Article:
Good read, thanks for the link. Interesting how Jacobs is lauded as a sort of hero in the coming age of hockey. Then at the same time there is mention of the "tenuous" relationship even some original six teams have with their fans, like Chicago and Boston.
It's good to see both sides. I don't blame Jacobs for wanting to instill fiscal responsibility within his organization - and even across the league, but I still hold him and his organization accountable for the results on the ice.
It was also interesting to read how some of the players privately acknowledge the situation. They have to keep in mind how their position effects the bigger picture. On one hand, I agree with them that it's the owners who need to restrain their spending, but on the other hand, it aint that simple. When you have key players like Keith Primeau who hold out and literally force a team's hand because he wants to get paid what he thinks he's worth, then the players also have to recognize their culpability in the problem.
And a big reason these guys want the money they do, besides their egos, is that they measure their compensation against what other players get paid. If you have a rich team handing out lofty contracts, that's a problem created by a an owner who is overspending. But if you have an RFA comparing his value to that of a UFA who has achieved a higher level of monetary standing by virtue of leverage associated with unrestricted free agency, well than that's a different story. Yet it happens all the time. Players hold out and don't follow the terms of the CBA, even when they get huge pay increases over the mandatory 10%.
You don't hear the NHLPA saying anything about that - and yet it is a significant driving force behind why the salary problem is spiraling out of control.
The bottom line is things DO need to change. No matter how it happens, there needs to be a different approach. The irresponsibility and overspending from a select group of owners needs to be curtailed, voluntarily or involuntarily, but just the same, the players have to abide by the rules set forth in the contract. Either way, one thing is definitely certain, the current trajectory path pf the annual salary increases is utterly unsustainable. Couple that with the $1.8M annual avg salary combined with the paltry TV ratings and drifting fan interest - and you have a league that's on course for a major correction.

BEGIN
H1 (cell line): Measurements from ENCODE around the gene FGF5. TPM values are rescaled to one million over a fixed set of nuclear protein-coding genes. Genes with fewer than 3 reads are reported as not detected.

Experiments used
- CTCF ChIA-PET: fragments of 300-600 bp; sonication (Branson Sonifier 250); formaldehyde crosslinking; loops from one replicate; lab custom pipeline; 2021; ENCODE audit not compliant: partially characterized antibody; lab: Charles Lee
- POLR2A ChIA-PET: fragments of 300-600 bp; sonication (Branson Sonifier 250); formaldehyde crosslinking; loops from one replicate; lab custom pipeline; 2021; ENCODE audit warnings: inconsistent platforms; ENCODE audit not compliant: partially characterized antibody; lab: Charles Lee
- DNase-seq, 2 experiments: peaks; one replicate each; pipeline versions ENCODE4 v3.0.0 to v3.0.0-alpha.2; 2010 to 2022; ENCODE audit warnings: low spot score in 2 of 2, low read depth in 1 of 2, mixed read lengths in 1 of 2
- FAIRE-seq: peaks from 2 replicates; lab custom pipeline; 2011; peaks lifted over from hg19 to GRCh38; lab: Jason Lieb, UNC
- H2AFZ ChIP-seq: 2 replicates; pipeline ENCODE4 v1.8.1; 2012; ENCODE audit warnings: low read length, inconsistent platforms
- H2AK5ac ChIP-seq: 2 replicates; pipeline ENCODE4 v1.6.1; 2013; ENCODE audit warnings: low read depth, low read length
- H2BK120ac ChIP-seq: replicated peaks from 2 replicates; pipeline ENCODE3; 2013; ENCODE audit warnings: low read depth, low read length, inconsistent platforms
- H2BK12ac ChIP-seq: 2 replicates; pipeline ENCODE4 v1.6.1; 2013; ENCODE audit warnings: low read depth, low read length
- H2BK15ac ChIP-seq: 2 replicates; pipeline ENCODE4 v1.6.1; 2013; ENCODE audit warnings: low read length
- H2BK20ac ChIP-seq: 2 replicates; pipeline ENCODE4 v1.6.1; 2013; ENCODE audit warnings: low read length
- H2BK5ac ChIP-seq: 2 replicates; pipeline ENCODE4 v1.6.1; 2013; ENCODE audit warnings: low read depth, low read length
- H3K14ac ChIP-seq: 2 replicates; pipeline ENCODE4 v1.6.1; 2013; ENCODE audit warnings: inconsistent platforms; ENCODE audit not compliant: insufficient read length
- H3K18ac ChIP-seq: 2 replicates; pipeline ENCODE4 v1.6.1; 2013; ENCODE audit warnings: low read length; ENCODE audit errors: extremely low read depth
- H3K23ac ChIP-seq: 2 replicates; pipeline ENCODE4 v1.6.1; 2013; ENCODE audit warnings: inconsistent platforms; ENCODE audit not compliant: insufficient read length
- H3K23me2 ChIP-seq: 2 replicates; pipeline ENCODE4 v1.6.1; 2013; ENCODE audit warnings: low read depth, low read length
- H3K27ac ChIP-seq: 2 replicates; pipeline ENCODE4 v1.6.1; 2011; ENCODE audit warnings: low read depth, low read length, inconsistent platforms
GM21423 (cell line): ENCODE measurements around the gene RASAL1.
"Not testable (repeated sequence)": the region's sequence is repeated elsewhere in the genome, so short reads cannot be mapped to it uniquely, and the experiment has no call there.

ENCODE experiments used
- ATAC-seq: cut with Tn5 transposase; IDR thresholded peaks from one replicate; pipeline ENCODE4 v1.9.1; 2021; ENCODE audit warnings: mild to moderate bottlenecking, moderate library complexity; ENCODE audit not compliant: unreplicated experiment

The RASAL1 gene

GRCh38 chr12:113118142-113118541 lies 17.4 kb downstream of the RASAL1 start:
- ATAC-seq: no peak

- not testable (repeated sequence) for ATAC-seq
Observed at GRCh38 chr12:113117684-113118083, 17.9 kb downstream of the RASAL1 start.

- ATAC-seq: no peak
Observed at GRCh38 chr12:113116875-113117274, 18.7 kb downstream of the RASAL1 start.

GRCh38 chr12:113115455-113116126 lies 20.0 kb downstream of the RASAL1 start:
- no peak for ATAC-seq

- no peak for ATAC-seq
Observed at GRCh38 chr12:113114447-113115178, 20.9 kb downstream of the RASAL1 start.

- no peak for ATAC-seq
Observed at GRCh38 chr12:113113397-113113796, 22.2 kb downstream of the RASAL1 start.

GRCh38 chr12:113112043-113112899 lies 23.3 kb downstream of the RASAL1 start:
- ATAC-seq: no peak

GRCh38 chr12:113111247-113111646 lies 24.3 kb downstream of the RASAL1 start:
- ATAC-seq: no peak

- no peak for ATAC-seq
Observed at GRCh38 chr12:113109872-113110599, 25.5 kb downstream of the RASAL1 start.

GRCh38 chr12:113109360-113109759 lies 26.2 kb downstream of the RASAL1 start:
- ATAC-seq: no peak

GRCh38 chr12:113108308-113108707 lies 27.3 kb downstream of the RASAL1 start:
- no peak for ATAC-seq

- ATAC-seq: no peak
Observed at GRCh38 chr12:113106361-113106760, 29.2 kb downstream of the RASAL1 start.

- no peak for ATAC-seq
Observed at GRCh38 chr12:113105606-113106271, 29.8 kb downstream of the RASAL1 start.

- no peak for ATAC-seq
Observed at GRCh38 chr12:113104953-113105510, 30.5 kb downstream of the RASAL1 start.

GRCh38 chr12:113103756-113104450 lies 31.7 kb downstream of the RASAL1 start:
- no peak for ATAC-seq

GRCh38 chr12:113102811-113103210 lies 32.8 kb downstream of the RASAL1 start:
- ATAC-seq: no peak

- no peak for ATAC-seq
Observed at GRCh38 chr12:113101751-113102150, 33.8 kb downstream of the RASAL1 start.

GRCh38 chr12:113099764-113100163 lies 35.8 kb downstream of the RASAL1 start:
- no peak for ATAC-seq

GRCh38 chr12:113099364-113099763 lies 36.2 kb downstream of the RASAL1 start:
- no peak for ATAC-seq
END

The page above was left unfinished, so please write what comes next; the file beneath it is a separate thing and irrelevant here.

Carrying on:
Very interesting article Laraque, thanks for posting. It kind of puts the whole thing in perspective, quite well.
I think there is going to be a stoppage. I don't think the Players Union has the games best interest in mind right now and don't think they will. Even if they were to put in place a hard cap, you would have players defecting all over the place to find competetive salaries.
I don't think the new WHA2 is going to be very successful at all. With a 10mil dollar cap, that leaves the WHA2 competing with many other leagues around the world.
If there is a work stoppage, the only league that's going to benefit from all this is going to be the AHL. Even though they don't carry 30mil payrolls, I think that alot of FA's come 2004-2005 (not the big name players, I mean) will be willing to play in the AHL, for the AHL maximun salary temporarily, (I'm not sure if it's 400K or 700K) and not give the impression to their GM's that their "defecting" from the NHL team that had them under contract during 2003-2004 to play for a WHA team or other league. Therefor, if an agreement on the CBA is reached, the FA's are still in the organization and can be re-signed by the parent club. Besides, what will stop the parent clubs of AHL teams to throw a little money at the farm teams to support payroll?